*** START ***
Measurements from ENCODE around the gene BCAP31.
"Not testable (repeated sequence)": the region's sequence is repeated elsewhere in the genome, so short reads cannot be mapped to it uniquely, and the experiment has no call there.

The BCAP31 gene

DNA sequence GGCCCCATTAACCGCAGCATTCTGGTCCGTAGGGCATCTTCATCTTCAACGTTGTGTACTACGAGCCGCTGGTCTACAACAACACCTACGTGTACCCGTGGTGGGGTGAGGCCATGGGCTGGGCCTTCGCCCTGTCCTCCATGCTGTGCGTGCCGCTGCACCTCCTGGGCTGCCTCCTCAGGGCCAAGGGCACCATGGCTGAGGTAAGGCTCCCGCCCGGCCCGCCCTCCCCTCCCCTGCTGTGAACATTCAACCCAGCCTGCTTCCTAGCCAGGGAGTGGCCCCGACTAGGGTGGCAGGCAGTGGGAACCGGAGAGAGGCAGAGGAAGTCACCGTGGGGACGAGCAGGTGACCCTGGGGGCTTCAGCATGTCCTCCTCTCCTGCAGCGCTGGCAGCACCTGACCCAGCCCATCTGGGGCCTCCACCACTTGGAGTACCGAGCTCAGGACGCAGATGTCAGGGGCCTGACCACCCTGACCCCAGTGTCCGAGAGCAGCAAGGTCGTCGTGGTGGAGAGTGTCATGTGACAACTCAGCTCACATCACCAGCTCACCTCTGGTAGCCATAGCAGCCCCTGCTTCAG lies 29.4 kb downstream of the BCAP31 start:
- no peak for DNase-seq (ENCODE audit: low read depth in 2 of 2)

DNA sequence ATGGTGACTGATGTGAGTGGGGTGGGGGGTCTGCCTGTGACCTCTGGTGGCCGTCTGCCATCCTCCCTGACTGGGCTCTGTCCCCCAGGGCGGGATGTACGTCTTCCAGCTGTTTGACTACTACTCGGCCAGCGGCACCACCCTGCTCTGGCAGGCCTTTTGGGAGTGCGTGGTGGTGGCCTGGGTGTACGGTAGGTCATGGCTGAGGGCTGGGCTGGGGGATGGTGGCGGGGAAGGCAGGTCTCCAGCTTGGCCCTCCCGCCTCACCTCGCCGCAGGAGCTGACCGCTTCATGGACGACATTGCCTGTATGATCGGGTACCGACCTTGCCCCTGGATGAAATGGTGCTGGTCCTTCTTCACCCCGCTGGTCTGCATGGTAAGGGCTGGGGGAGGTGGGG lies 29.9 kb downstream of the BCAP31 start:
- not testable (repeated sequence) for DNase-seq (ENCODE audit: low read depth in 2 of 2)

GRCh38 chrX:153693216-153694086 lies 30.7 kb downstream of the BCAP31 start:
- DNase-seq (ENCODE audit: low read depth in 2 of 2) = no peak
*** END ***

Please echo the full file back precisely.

Measurements from ENCODE around the gene BCAP31.
"Not testable (repeated sequence)": the region's sequence is repeated elsewhere in the genome, so short reads cannot be mapped to it uniquely, and the experiment has no call there.

The BCAP31 gene

DNA sequence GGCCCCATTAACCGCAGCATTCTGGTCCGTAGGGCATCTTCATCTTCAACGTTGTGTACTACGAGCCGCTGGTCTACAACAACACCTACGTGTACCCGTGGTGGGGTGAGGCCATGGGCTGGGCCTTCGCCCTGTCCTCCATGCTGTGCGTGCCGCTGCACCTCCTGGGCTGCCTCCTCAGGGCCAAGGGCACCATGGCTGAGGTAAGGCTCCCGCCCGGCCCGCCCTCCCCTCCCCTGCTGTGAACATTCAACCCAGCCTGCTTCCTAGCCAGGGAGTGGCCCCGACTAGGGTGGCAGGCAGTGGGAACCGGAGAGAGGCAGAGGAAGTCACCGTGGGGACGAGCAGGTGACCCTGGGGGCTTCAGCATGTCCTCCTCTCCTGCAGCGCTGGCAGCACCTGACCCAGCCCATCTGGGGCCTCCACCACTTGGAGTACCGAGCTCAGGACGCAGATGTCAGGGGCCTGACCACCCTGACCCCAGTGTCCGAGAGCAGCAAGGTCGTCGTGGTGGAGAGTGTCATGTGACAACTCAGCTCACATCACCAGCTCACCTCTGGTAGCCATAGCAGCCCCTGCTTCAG lies 29.4 kb downstream of the BCAP31 start:
- no peak for DNase-seq (ENCODE audit: low read depth in 2 of 2)

DNA sequence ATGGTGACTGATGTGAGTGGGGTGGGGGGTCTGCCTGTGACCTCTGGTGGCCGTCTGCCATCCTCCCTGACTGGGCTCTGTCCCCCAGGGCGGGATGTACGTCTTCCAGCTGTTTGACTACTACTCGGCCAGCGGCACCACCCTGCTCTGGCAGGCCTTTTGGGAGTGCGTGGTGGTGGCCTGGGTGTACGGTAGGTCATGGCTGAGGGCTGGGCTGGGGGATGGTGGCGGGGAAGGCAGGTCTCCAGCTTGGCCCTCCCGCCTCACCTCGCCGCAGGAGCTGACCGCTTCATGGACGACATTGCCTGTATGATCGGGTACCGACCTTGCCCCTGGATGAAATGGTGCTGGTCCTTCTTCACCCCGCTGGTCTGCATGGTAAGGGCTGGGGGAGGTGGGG lies 29.9 kb downstream of the BCAP31 start:
- not testable (repeated sequence) for DNase-seq (ENCODE audit: low read depth in 2 of 2)

GRCh38 chrX:153693216-153694086 lies 30.7 kb downstream of the BCAP31 start:
- DNase-seq (ENCODE audit: low read depth in 2 of 2) = no peak